Do the times excuse the man?


The other day I suggested to my dad that he watch Mad Men. And my dad replied, “I knew in the first three minutes that I wouldn’t like the show. I always know in the first three minutes if I’m going to like something – and this show is about an advertising executive in the 1960s. I was a hippie then, I lived in the village – I didn’t like Donald Draper then and I don’t want to watch a show about him now.”

Yet, after staying in and watching the entire first season of Mad Men – like a good book I couldn’t put it down – I think that there is so much nuance revealed, both about the characters’ lives as well as the decade they live in, that a decision made in the first three minutes is not a strong one. The poetics of Mad Men is that in order to truly delve into the show’s deeper meanings, one must watch the show. Each episode can stand alone, but each episode is also a chapter in a larger story, adding layers of detail in the characters’ story arcs. This is exactly what Johnson is talking about when he compares the increasing cognitive complexity of today’s television shows to older, less complex shows. (

What remains an issue for me is that in the course of the show one comes to sympathize with Donald Draper despite the fact that he’s not that great a guy. I think that the particular lens of a period drama is what allows this to so easily happen; we are constantly comparing the world of 1960 portrayed in Mad Men to the differences in our present. What character flaws can be excused as a symptom of their times? Or can any of them? What decisions, actions, reactions can be attributed to that invisible but always surrounding feeling, expressed in the opening credits, of a man in a suit falling through the very world he helped create?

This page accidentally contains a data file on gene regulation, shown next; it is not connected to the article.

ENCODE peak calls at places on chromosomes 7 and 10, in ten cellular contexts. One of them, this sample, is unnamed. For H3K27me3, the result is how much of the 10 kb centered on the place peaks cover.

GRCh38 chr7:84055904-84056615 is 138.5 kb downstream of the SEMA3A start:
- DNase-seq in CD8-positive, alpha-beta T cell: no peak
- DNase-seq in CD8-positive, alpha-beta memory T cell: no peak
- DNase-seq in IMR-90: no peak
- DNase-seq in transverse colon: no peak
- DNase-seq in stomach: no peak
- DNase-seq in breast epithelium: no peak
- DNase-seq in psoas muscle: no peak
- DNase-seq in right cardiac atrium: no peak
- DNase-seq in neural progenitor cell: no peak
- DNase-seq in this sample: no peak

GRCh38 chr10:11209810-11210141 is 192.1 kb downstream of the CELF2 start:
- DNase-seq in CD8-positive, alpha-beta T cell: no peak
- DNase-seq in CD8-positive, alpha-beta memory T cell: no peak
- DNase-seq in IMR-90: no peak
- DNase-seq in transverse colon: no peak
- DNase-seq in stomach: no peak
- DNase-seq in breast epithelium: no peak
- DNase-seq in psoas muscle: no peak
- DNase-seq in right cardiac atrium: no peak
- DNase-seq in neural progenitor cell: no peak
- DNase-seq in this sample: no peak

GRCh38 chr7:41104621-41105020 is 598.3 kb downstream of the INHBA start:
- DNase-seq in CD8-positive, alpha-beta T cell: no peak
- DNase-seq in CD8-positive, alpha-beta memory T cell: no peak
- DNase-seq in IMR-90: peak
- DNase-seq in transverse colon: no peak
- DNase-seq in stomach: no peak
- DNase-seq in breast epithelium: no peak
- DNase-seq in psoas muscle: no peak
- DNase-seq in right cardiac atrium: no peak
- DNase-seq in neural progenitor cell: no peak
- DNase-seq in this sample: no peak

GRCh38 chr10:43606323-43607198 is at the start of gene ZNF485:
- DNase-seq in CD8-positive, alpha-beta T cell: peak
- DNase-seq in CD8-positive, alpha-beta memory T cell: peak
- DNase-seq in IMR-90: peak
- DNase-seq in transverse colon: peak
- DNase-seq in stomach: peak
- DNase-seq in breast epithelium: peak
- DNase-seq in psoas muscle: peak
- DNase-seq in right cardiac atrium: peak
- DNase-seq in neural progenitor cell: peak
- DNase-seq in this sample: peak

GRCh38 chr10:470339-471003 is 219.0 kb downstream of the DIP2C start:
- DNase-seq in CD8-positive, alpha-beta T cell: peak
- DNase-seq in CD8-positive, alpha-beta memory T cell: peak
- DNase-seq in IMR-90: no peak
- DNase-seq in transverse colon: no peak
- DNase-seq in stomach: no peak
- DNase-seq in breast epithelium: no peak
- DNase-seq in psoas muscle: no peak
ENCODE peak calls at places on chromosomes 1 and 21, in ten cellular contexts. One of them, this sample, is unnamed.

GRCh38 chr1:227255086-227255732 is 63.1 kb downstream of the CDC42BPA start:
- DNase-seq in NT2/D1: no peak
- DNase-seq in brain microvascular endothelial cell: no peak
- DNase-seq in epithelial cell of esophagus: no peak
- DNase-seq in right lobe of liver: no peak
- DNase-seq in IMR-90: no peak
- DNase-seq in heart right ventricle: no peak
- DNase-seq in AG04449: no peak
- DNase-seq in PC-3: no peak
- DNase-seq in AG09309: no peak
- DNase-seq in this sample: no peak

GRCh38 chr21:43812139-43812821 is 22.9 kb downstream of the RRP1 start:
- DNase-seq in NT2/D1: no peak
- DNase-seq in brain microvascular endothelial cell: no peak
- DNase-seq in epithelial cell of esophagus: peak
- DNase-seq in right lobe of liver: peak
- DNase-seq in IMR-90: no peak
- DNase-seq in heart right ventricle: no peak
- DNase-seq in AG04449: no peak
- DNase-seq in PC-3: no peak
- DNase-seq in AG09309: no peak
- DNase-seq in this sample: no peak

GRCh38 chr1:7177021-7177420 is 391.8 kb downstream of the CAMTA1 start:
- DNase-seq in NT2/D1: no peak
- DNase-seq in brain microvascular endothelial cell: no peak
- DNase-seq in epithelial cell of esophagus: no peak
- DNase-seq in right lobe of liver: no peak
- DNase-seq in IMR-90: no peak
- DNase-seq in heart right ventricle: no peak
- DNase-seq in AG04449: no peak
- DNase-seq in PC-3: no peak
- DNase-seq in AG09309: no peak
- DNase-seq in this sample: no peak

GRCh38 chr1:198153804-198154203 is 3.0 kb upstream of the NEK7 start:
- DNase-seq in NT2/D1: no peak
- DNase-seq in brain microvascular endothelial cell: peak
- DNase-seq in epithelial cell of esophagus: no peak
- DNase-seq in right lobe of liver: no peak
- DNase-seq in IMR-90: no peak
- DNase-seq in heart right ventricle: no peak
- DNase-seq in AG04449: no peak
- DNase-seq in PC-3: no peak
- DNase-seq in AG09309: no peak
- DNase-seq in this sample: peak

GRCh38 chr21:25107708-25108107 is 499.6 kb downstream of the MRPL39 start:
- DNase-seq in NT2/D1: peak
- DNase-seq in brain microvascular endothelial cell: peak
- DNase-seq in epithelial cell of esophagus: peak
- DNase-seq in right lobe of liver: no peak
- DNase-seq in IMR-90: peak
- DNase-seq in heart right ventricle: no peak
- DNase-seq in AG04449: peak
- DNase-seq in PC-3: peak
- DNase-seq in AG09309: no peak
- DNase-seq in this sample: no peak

2 Responses to “Do the times excuse the man?”

  1. Margaret Says:

    I think the really curious thing about period pieces, especially one like Mad Men that involves so much time-based excusable bias, is how we valorize characters that have our move progressive (I suppose is the word?) mindset. We’re entirely willing to suspend disbelief and don’t feel angry when Pete Campbell speaks derogatorily about “the Chinamen” or when Joan gives Peggy advice that would be appalling to any Feminist. Yet when Rachel Menkin defends her role as head of her family’s business, I am quick to almost break my suspension of disbelief and consider her more of a contemporary hero than the underdog she would have been in the 60s.

  2. alyshacasnellie Says:

    I think it’s interesting that so many people feel sympathetic towards Don. I just finished watching season 3 of the show last night, and I’m not sure I even felt too sympathetic towards him at any point. I was always hoping that he’d get caught, that he’d have an account that failed and that he’d be forced to tone down his annoying and extreme arrogance. I don’t really consider myself to be a feminist or to be more concerned about fairness and equality than the average person, but his feelings of superiority irked me throughout the seasons (though there were some notable exceptions, especially in the season 3 finale).

    I guess what is interesting is despite his annoyance, I never wanted to stop watching him. I never said, “Oh God, another scene with Don? Write him out already”. I suppose that’s because 1) the series more or less revolves around Don and 2) I believe you are right about the period somewhat excusing his behavior. Though as I said before I was never overly sympathetic towards him, I was well aware that this show is set in a very different time period, and if I’m going to watch a show about the 60s, I need to tolerate the 60s.

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